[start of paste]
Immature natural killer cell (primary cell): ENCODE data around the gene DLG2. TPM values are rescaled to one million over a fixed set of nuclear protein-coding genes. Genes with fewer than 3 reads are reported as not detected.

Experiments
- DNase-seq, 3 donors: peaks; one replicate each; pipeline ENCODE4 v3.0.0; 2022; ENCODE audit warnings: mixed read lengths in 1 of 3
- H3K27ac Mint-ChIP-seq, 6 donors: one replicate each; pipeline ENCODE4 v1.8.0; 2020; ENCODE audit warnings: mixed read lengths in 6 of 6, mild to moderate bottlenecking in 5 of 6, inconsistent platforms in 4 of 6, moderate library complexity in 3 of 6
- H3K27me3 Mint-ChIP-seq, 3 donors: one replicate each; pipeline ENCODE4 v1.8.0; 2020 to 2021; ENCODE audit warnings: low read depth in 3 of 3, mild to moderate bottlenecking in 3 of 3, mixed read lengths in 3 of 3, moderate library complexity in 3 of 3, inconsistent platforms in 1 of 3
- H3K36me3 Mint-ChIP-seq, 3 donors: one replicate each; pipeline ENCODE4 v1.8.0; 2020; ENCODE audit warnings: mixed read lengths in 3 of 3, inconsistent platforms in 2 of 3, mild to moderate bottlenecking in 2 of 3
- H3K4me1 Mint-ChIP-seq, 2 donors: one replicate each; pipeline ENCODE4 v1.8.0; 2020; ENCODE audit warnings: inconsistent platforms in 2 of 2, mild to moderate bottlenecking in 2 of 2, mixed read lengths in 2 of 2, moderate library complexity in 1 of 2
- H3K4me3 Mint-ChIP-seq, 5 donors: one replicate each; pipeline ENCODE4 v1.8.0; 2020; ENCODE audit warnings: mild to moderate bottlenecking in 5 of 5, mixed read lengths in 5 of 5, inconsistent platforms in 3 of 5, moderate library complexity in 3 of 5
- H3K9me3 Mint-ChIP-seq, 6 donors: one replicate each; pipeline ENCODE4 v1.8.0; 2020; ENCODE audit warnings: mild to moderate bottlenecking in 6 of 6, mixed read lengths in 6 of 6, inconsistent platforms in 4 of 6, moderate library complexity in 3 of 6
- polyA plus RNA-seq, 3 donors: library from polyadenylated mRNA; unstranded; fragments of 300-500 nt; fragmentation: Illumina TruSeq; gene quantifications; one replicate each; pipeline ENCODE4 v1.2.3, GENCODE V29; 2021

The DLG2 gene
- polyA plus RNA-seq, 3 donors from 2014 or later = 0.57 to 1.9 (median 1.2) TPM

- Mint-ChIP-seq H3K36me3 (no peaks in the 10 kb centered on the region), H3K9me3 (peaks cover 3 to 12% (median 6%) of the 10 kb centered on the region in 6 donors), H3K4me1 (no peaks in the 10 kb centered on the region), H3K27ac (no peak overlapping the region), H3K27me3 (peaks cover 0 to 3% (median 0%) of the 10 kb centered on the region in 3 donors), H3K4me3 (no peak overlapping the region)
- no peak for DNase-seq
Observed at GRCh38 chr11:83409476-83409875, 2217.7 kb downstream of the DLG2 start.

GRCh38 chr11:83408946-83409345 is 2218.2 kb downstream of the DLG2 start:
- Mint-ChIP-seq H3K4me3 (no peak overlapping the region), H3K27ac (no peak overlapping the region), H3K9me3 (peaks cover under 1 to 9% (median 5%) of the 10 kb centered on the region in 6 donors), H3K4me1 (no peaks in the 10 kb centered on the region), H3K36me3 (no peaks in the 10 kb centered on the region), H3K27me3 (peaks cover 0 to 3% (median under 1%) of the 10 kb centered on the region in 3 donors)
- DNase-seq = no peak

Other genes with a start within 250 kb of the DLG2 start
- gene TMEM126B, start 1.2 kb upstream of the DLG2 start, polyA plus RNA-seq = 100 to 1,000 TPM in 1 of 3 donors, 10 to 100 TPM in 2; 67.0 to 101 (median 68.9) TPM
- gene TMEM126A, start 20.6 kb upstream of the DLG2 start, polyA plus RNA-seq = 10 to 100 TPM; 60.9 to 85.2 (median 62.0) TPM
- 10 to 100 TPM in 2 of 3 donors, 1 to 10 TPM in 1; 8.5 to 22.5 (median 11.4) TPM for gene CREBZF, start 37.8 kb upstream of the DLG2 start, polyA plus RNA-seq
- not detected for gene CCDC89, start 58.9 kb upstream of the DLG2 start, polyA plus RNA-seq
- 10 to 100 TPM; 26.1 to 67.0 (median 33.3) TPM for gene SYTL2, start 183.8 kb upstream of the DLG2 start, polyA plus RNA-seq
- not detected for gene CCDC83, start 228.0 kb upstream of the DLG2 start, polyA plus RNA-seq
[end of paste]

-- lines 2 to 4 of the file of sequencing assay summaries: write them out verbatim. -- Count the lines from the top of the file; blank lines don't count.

Experiments
- DNase-seq, 3 donors: peaks; one replicate each; pipeline ENCODE4 v3.0.0; 2022; ENCODE audit warnings: mixed read lengths in 1 of 3
- H3K27ac Mint-ChIP-seq, 6 donors: one replicate each; pipeline ENCODE4 v1.8.0; 2020; ENCODE audit warnings: mixed read lengths in 6 of 6, mild to moderate bottlenecking in 5 of 6, inconsistent platforms in 4 of 6, moderate library complexity in 3 of 6